The HOA-related challenges around obtaining either FHA or conventional loan approval has stopped many units from being sold across the country, and that has already started to spiral into declining condo values and even more dues delinquencies and walkaways in condo complexes. And FHA condo HOA approval criteria are set to already get even tighter in 2011! Complexes with high delinquency rates or lots of non-owner occupied foreclosure units won't even qualify for non-FHA loan.

Prediction #4
Conservative buying will be the name of the game.

Not using every cent you possess for your down payment. Buying a home with a mortgage payment you can comfortably afford, even if you were approved for more. Negotiating already-good list prices downward and asking the seller to help you buy your interest rate down.

Next year, we'll start to see the aggressive general consumer bargain-seeking that some call "the New Frugality" take expression in buyers who first started saving up for home ownership at the start of the housing crisis, and have scrimped and conserved to buy at post-bubble pricing. We also may see the first wave of post-foreclosure buyers -- former homeowners who lost their homes during the sub-prime implosion around 2007-2008, and are fresh out of the 3-year post-foreclosure waiting period to qualify for an FHA loan.

We'll also see a significant number of buyers who have been sitting on the fence, waiting for the bottom and may have missed it, but believe they can make up for any missed timing opportunity with the right deal. All three of these groups, as well as any other buyers who decide to pull the trigger on buying a home next year, will be looking for low prices, and the sense that they're getting an amazing value for the price.
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Wednesday, December 22, 2010

Economic Forecast for 2011

Quarterly Gross Domestic Product (year-on-year...Image via Wikipedia
The Forecast
Here's a mediocre forecast for you. It's not a double dip or a doomsday story, but it's decidedly lackluster. At this rate of growth, the economy underperforms its potential for . . . as far as the eye can see.

Key motivator of the stagnant view: slow monetary growth. In recent months I commented on the Fed's "quantitative tightening" and why economic growth has been so slow. Second quarter GDP data confirm the slower rate of expansion.

The Good News
The Good News for the Economic Outlook: The Fed will shift gears and stimulate the economy. There's starting to be a recognition at the Fed that slow growth will be prolonged, and that some more easing would not be inflationary. In addition, the Fed board is about to get three new members, who are likely to be more inclined toward stimulus. One, it was pointed out to me, could be an inflation hawk. I replied that I, too, would be an inflation hawk if only I could find some inflation.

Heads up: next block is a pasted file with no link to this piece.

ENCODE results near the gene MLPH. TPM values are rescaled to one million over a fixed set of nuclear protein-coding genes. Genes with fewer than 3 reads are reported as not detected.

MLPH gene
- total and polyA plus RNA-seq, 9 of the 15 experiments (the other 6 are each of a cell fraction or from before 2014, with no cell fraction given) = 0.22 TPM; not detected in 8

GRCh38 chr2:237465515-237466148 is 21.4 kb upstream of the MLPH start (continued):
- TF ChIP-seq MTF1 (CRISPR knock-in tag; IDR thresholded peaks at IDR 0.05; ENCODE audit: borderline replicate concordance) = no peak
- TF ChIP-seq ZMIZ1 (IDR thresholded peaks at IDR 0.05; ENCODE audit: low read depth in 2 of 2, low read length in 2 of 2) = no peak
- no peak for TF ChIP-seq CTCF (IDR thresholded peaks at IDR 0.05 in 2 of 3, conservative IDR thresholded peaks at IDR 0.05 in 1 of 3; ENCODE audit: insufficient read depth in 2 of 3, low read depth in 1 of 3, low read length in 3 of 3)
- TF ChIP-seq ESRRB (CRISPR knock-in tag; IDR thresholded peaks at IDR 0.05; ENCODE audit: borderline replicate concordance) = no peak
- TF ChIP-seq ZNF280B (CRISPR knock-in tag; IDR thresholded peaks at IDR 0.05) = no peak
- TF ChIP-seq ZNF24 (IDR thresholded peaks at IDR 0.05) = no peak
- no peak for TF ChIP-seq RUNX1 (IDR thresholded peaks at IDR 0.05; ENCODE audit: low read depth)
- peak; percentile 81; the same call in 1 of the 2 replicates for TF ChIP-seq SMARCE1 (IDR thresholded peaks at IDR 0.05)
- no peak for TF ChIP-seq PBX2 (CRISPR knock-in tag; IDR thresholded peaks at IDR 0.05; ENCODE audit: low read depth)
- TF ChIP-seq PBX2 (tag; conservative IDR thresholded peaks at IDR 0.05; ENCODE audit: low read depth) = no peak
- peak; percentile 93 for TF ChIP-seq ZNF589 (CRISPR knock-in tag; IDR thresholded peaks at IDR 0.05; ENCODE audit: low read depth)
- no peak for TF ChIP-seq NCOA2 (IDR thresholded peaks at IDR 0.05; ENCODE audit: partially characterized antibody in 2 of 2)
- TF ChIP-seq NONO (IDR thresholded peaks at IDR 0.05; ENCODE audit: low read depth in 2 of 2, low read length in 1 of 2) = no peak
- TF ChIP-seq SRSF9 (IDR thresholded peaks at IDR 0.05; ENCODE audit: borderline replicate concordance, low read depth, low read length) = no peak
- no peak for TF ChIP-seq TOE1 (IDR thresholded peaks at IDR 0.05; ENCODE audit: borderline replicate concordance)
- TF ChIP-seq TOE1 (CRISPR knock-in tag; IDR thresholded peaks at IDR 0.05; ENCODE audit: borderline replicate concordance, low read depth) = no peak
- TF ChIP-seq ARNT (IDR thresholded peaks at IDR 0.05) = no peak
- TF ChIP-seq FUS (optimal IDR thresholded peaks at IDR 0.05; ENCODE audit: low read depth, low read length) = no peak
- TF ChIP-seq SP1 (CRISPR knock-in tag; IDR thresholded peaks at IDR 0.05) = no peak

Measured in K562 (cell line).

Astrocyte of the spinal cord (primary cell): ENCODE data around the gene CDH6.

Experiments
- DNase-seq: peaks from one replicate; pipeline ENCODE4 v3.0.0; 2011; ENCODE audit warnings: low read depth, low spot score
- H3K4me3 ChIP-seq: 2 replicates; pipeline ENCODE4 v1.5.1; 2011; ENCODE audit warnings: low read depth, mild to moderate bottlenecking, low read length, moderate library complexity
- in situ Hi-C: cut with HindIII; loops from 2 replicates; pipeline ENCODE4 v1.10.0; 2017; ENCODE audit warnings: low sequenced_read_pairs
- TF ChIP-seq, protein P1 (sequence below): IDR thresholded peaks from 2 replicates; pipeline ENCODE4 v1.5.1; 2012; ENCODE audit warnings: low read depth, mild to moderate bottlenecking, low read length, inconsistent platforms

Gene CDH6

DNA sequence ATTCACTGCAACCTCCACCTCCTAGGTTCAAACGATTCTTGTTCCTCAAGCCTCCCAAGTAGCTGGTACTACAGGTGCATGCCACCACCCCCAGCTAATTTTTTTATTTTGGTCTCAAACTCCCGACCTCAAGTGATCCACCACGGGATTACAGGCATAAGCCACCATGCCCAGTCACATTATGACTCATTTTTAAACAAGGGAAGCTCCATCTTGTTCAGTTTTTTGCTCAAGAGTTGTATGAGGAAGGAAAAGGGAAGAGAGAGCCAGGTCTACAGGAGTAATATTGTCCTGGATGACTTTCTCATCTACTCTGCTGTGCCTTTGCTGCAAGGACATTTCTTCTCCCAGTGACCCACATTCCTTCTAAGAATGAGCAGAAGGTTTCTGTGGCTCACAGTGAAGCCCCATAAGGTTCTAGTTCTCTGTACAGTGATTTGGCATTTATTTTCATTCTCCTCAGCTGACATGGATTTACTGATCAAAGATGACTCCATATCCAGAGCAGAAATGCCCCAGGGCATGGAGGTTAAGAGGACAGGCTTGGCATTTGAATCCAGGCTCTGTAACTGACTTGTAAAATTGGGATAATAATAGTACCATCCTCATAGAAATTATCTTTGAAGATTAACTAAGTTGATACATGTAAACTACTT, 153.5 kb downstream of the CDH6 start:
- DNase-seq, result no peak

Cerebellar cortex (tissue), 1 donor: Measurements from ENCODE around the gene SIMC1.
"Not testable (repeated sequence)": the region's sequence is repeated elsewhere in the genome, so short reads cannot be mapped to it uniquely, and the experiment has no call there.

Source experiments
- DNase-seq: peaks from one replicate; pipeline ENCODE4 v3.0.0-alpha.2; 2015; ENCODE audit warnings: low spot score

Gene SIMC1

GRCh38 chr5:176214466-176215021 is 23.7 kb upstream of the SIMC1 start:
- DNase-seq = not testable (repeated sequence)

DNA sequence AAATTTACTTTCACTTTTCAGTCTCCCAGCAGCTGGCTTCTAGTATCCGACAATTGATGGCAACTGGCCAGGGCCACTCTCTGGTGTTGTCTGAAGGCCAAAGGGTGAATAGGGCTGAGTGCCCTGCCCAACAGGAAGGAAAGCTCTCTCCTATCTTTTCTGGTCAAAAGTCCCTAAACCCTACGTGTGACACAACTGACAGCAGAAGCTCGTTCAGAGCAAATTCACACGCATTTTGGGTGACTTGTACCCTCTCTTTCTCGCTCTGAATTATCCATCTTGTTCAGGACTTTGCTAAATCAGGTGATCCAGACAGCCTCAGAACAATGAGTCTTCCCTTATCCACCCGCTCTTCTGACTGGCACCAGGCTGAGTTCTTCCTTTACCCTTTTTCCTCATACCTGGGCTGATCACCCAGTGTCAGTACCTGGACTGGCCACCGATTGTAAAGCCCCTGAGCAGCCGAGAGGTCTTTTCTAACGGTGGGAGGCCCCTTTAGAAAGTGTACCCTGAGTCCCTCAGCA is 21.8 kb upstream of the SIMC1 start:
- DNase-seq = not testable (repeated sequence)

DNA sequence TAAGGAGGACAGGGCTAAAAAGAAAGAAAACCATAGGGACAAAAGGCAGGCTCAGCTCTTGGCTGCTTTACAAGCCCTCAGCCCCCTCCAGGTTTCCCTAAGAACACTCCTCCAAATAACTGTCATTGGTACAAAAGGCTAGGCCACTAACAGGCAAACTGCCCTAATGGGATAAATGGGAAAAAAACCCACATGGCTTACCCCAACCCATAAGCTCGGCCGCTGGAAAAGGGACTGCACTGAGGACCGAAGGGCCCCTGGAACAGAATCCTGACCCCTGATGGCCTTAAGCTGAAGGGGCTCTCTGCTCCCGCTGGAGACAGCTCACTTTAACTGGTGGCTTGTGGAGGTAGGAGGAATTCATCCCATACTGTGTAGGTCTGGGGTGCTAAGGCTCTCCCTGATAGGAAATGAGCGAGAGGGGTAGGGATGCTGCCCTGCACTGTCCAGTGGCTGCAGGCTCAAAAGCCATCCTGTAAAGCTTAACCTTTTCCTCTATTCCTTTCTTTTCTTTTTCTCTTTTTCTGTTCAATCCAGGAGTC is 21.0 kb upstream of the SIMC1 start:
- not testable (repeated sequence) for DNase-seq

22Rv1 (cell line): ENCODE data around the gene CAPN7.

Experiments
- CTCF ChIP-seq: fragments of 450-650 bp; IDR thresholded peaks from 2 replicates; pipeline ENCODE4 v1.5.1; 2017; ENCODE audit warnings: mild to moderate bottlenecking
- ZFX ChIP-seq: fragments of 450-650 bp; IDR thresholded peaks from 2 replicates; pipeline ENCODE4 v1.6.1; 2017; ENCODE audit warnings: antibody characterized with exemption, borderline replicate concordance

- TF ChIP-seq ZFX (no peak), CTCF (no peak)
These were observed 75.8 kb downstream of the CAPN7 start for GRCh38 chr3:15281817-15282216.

The Bad News
The Bad News for the Economic Outlook: Monetary policy takes time. The slow growth of the money supply over the past 12 months will have persistent effects. The new policy will impact the economy with a long time lag. I use 12 months as a very rough rule of thumb. Milton Friedman (happy birthday, by the way) famously observed that the times lags are "long and variable." So I forecast sluggish growth for four quarters, then a small pickup. I think there's the potential for a stronger pickup late in 2011, but the Fed would have to get working on that this month.

The Forecast
Double Dip Recession? Not in my forecast, but the slower economic growth is, the less cushion we have against another downward force. A European debt crisis seems the greatest risk at this time, but there are always risks. We simply do not have much margin for error.

What Actions to Take
What Should a Business Leader Do? Begin with a conservative sales forecast. Then add in some contingency planning for a second recession. You might also want to consider how to manage your business when sales are hard to forecast

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Monday, December 13, 2010

Authentic Real Estate: Foreclosure Volume Expected to Peak in 2011

Authentic Real Estate: Foreclosure Volume Expected to Peak in 2011: "Image via WikipediaNext year could very well be a peak year for foreclosures, says Rick Sharga, a senior vice president at RealtyTrac, an on..."

Foreclosure Volume Expected to Peak in 2011

Sign of the times - ForeclosureImage via WikipediaNext year could very well be a peak year for foreclosures, says Rick Sharga, a senior vice president at RealtyTrac, an online marketplace for foreclosure properties. The market is expected to tally about 1.2 million bank repossessions in 2010, up from 900,000 in 2009, he says. "We expect we will top both of those numbers in 2011."

That's partially due to issues the industry has faced with foreclosure processing that began in the fall and delayed a portion of foreclosures from being completed this year, he says. In the so-called robosigning controversy, some lenders halted foreclosures after learning procedures for signing off on foreclosure documents might not be in accordance with the law.